I think you’re possible over emphasising training as a solution. Training is an ingredient of an overall dish called equality. Let me develop the analogy. What makes a good risotto? Some would say that it is the rice; it has to be cooked for just the right amount of time. But a risotto without a good stock isn’t much of a risotto and if the risotto is served cold not everybody will like it; if you eat the risotto in a place where the table is dirty or the cutlery is broken, well the meal isn’t enjoyable. And can you really enjoy risotto without a good glass of Borolo? What about who else is at the table with you, aren’t the best meals those that with share with friends, where the conversation flows, where the memory of the meal is underpinned by an excellent risotto and so much more?
So if training is delivered without all the other ingredients alongside it, a commitment to change, organisational leadership, a willingness to tackle the dirty table and make sure that the cutlery is fit for purpose all we’re left with is a hunger for something to get better – no tools to deliver change.
David S 18 June 09
you are absolutely right: training alone is not enough and those who need it the most are often those who commission training in the first place!
My desire to ‘recruit’ for the cause of Disability Equality certainly starts with the decision-makers of our society: ministers, civil servants, councillors, directors and those who can do something about addressing access barriers, commission inclusive public works and reforms.
But, I cannot forget the words of Barak Obama: that change has to happen ‘from the ground up’ also.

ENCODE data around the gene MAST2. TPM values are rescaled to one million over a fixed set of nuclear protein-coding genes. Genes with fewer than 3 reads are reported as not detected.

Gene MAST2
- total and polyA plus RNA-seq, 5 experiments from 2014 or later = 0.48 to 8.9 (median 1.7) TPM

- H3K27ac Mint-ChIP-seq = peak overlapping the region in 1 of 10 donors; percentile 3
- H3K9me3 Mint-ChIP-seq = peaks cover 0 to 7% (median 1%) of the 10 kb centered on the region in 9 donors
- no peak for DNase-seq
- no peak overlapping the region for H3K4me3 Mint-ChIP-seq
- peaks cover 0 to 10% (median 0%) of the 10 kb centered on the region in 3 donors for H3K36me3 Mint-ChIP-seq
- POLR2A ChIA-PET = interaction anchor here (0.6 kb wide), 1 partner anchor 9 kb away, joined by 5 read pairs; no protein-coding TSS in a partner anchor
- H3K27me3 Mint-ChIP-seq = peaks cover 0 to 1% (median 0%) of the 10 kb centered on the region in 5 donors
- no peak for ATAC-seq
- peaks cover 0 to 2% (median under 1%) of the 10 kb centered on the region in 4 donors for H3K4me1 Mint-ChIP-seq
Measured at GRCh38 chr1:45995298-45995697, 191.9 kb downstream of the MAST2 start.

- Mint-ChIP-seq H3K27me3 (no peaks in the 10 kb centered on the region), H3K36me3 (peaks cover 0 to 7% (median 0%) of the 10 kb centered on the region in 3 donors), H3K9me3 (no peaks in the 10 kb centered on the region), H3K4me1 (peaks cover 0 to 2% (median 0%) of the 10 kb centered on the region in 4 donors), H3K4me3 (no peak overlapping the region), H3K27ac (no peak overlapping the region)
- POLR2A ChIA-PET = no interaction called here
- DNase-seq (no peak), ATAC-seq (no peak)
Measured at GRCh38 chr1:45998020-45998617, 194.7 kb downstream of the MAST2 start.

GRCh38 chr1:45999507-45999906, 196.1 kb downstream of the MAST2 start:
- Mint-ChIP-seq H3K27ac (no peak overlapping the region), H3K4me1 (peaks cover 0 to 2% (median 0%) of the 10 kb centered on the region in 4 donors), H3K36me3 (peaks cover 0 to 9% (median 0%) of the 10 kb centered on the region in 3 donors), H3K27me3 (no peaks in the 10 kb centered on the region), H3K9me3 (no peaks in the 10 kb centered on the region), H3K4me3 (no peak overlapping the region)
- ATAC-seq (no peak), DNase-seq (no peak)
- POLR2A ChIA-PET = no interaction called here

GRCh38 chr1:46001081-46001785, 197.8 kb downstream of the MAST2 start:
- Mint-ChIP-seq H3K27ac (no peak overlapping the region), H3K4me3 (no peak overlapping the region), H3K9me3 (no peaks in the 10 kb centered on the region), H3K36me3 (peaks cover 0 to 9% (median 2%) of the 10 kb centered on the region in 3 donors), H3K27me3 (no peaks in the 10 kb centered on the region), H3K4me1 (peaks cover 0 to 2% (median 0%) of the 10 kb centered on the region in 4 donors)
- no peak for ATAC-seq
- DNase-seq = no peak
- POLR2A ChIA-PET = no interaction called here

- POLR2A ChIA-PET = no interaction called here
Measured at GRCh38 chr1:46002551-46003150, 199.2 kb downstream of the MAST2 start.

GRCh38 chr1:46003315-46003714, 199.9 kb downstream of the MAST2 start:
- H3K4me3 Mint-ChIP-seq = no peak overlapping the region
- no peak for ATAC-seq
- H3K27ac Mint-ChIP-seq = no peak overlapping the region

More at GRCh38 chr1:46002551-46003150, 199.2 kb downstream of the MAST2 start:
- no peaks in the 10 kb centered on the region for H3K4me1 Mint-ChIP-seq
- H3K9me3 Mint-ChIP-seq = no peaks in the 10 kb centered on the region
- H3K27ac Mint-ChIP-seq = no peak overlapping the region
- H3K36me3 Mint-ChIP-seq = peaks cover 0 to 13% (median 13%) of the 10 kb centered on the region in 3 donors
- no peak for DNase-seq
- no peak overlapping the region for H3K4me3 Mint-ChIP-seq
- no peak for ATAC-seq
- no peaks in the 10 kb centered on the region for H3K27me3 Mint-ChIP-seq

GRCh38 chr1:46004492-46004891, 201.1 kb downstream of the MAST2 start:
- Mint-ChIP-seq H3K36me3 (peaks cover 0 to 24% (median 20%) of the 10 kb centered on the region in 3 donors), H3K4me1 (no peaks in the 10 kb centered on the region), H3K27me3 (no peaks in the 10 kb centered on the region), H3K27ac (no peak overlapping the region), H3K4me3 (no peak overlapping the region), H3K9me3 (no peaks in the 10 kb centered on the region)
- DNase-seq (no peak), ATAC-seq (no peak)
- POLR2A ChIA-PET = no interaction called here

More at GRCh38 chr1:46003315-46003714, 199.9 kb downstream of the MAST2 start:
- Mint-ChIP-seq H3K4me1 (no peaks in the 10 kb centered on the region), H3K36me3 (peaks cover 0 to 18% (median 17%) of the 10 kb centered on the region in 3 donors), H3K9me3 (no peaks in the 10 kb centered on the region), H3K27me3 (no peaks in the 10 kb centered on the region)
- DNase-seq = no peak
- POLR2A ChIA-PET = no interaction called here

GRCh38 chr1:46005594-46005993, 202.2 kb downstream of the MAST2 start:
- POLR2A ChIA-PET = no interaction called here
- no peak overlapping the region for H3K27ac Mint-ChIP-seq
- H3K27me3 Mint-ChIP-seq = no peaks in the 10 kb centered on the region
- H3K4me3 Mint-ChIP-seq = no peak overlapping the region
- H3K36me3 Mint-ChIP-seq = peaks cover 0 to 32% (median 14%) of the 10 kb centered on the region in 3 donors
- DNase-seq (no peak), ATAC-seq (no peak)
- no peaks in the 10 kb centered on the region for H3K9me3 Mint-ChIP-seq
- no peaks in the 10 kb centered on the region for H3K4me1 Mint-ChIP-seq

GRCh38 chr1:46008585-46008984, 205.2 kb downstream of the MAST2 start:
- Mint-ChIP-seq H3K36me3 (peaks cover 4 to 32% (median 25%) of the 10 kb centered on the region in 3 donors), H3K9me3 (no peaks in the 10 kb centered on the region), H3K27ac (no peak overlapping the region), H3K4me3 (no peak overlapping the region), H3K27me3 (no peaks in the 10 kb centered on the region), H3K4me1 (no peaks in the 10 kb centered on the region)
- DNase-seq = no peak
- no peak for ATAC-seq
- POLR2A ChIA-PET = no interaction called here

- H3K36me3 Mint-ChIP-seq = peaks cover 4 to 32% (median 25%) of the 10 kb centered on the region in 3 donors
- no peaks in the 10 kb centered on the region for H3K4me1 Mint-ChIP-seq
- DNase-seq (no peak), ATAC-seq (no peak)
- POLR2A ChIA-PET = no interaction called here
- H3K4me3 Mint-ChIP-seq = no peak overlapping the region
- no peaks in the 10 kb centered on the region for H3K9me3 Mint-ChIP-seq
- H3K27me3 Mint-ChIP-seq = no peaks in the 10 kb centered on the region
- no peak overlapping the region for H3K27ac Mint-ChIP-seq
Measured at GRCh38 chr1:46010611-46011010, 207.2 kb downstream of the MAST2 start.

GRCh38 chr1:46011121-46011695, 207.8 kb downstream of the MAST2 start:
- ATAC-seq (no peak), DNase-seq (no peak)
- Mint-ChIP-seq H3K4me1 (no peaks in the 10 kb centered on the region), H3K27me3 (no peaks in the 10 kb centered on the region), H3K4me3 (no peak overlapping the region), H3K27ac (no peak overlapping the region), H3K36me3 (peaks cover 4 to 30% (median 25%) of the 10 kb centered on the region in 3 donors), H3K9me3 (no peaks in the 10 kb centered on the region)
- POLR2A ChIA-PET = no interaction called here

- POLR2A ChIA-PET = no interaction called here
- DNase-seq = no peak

We need talented civil rights champions who are willing to step up to the plate and be in the public arena, to rouse interest in the cause and show how disability equality is everyone’s equality. If the people are on our side, then change at the top will have to happen.
In the meantime, hopefully disability bloggers and news websites will keep on inviting public debate…
My hope is that the Olympics in London are seen as an opportunity to educate the country and the world about disability equality. And, that by the time the Paralympic Games have taken place everyone will be much more aware of disabled people’s rights, ability and contribution to society.
Why not hope that the UK really will be one of the most disability-inclusive countries in the world by 2025? With hard work, many hopes are realised after all – and fortune favours the prepared!
I believe the key to social change is to raise awareness of the lived experience of all people.
Raising the profile of marginalised communities and reframing negative perceptions of difference will result in a more inclusive, insightful and enlightened society which can only be of benefit to all.
Have been a advocate for fairness for the disabled for some time now, in particular discrimination and Human Rights issues.
I must admit when I first clicked the Google link to your blog my initial thought was ‘‘here we go yet another lip service site!’‘
I am however pleasantly surprised and echo Xenia’s comments above ‘‘raise awareness of the lived experience.’‘ And this is key I believe!
For example when upon occasion I’ve written to employers and organisations over issues of disability discrimination they are far too quick to deny any accusations. My argument is how would they know what disability discrimination is if they’re not disabled!
Great comment Xenia – I’ll borrow that phrase if I may!